If you care about careers: Support Harry and Meghan and end the monarchy

I am not what you would call a Royal Watcher. I tend to steer clear of any ‘news’ stories about what hat the Queen has worn or about the birth of royal babies. But, over the last few days and weeks it has been impossible to avoid the ‘Harry and Megan want to quit the royals’ story.

The story, for anyone who has been enjoying blessed relief from the news cycle by living under a rock or in a cave, is that Prince Henry Charles Albert David Winsor (Duke of Sussex and sixth in line to the British throne) and his wife Meghan (a former American TV actress) would like to stop doing whatever it is that being in the Royal Family involves and do something else.

So, it seems that the country is about to hit a skills crisis with no one likely to be able to make up the shortfall in ribbon cutting, waving, handshaking and serious nodding. I believe that the Prime Minister has asked everyone to throw in a pound to retrain former members of the Love Island cast to pick up the slack.

What do you do with a problem like Harry and Meghan?

For careers people this is a simple problem that can be easily solved. A couple have re-evaluated some of their professional choices following having a baby and want to shift careers. It is difficult to disagree with their right to do this. Yes, it is complicated by the fact that I paid for his expensive private education, their (absurdly expensive) wedding and for their employment for the last few years. But, even if this is a huge amount of money, it still doesn’t give me the right to own them and determine where they should live and how they should spend their days. They are not highly paid slaves trapped in a gilded cage and should be allowed to run free and exercise their free will.

I’d like to see both Harry and Meghan offered the opportunity to access careers advice and supported to retrain. Giving up a highly paid job is (so I’ve heard) very difficult. There will inevitably be a period of adjustment for them, maybe some transitional stipend could be found (a form of flexicurity if you will). But, I’d be willing to bet that with their education, celebrity, networks, attractiveness and determination that they’ll be able to build a new life for themselves. I suspect that they won’t have to stoop to working in a fast food restaurant or even becoming a careers researcher. I have faith. They are going to do just fine.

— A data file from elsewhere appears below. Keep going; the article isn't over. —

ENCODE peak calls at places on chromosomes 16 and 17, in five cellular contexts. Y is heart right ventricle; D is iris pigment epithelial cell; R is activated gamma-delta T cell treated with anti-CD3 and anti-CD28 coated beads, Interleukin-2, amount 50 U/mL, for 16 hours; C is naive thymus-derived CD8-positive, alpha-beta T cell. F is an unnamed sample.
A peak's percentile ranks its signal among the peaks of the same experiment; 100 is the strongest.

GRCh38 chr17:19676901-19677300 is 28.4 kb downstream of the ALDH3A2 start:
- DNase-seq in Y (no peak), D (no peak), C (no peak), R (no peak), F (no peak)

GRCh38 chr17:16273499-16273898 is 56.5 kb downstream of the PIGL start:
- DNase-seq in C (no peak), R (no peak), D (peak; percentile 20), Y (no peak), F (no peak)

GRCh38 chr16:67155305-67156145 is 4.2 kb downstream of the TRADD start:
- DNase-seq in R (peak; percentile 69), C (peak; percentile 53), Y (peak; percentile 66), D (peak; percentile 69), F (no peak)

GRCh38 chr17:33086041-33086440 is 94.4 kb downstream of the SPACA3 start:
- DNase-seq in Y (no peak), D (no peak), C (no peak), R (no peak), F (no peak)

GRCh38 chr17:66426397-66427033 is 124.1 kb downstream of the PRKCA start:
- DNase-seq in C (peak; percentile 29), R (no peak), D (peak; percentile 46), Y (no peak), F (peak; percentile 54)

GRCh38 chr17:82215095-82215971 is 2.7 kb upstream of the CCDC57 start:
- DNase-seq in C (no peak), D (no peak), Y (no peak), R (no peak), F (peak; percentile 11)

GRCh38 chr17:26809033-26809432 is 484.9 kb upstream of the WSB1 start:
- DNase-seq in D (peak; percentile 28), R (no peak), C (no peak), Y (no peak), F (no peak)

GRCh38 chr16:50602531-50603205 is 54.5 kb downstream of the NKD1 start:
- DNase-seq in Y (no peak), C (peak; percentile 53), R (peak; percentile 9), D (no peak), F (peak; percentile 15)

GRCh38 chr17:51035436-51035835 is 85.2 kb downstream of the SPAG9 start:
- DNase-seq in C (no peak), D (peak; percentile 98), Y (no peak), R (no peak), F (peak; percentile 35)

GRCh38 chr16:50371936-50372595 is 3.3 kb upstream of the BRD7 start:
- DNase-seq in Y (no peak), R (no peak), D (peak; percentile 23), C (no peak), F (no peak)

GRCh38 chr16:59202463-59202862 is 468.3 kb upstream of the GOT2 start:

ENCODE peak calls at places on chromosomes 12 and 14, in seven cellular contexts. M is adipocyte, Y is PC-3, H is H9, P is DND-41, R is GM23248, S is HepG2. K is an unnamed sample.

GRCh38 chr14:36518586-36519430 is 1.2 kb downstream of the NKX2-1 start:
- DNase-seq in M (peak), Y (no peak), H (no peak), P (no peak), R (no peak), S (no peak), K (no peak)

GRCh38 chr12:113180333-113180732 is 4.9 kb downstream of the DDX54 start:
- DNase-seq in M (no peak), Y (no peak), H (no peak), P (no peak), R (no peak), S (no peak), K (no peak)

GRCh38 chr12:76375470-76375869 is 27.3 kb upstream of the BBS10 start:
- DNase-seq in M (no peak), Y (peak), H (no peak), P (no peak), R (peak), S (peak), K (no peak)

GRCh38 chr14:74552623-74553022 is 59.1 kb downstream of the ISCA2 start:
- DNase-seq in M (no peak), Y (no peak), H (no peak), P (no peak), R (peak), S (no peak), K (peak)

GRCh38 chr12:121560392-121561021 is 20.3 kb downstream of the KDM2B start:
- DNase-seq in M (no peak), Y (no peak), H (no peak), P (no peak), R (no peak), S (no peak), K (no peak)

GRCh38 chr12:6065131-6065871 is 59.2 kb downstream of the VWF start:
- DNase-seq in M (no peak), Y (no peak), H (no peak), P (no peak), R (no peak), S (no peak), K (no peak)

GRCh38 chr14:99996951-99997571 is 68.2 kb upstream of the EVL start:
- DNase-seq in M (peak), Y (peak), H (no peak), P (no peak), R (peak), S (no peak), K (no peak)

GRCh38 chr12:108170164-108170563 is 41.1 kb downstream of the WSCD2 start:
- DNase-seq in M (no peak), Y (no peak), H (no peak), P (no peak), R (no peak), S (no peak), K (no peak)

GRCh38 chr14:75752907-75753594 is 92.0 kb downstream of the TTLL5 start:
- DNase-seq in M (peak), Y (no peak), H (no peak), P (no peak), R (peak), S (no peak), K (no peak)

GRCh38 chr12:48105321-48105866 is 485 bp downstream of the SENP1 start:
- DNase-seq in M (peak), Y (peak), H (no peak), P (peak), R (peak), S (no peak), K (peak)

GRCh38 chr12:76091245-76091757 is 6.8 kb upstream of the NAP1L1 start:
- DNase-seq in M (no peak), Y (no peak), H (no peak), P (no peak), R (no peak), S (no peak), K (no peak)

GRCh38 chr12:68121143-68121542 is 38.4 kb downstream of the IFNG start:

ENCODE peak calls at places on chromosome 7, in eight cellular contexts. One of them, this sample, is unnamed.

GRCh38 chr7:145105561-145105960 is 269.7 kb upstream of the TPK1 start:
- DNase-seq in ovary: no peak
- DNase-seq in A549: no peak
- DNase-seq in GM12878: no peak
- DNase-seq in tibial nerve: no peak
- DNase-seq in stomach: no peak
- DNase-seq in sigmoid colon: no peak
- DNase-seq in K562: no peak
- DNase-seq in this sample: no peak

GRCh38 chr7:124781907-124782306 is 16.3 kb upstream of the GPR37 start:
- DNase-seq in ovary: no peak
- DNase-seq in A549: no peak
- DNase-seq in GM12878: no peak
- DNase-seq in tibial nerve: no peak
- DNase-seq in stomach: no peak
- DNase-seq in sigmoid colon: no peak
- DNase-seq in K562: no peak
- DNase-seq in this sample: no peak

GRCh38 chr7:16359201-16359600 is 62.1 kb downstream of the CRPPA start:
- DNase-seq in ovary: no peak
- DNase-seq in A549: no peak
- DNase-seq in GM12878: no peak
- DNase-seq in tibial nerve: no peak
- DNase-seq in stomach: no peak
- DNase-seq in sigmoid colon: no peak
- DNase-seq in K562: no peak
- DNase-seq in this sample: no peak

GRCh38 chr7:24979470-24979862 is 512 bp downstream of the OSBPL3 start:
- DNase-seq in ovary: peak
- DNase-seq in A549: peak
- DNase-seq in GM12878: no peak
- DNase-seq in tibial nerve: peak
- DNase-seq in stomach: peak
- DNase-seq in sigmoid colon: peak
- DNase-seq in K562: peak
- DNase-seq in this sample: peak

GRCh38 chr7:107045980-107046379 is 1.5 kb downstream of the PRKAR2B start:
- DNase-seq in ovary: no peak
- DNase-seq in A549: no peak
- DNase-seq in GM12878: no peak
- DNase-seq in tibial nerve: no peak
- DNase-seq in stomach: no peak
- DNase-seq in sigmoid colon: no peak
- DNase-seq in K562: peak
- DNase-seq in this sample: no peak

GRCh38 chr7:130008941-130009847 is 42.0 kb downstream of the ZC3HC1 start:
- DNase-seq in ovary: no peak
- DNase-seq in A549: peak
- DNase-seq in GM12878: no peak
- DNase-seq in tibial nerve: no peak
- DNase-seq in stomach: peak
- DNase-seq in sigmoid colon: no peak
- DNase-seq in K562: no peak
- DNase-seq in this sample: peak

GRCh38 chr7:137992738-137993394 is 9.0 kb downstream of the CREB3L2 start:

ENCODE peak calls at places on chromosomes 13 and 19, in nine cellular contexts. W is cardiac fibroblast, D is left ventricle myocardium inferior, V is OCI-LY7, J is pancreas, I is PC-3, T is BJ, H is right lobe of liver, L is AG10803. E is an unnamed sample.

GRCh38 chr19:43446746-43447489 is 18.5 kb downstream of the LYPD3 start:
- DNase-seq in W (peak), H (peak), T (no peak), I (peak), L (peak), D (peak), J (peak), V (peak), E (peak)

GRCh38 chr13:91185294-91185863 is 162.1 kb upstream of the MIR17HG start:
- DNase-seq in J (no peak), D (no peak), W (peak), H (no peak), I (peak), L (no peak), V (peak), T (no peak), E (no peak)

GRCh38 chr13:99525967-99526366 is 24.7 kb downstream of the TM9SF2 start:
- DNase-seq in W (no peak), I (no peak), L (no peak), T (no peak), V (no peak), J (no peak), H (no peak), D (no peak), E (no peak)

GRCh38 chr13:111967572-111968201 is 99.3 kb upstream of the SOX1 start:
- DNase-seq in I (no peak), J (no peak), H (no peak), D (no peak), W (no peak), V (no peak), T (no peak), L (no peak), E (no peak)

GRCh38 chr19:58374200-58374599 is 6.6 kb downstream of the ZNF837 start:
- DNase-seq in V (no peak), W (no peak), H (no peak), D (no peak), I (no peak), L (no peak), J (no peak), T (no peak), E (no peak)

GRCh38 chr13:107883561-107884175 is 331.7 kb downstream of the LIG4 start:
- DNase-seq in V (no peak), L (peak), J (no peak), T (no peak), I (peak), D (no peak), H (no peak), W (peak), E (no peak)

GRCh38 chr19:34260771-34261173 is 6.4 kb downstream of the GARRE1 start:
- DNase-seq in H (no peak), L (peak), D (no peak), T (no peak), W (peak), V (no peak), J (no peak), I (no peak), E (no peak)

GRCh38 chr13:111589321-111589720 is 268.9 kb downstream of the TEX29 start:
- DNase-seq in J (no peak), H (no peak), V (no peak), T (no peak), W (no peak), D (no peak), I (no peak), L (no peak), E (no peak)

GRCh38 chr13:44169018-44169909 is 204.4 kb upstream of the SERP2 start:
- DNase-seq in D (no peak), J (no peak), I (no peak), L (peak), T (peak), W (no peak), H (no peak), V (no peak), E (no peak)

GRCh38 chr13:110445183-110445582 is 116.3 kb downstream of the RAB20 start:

So, is there a bigger problem here?

It is amazing how the coverage of the Harry and Meghan issue has deftly avoided what seems, to me, to be the main issue. Why do we have an extended family whose education, weddings and employment we pay for and whose businesses we underwrite. What do they do? Could anyone else do it? And, if there are other people out there who could do the waving and the reading out of the government’s programme, and the presenting of a programme on Christmas day that I’ll admit I’ve never watched, if there are other people who could do all of this, shouldn’t they get a shot at it.

The Royal Family are a constant reminder the Britain is a hierarchical class-ridden society. The existence of a family at the top who are insulated against financial problems justifies the idea that wealth and power are unequally spread throughout society. Opportunities are not there for everyone, but only for those born to them.

For those of us who believe that the opportunity to have a good career is a human right this is a massive problem. The Royal Family remind people who aren’t born with a silver spoon in their mouth, that there are many things that will be more difficult to achieve for them and some that are just impossible. This undermines the work that we are doing to encourage people to value their ability to self-determine the shape of their life. If we are going to democratize the concept of career and allow everyone to access it, then we also need to democratize our society and prevent an elite gathering up all of the opportunities and telling us that we were just born unlucky.

The monarchy is a sign of many of the things that are wrong with the opportunity structure in Britain. It is time for us to get a new head of state and give all of the major and minor royals the chance to build the careers that they’ve always dreamed of.

Well perhaps not all of them…

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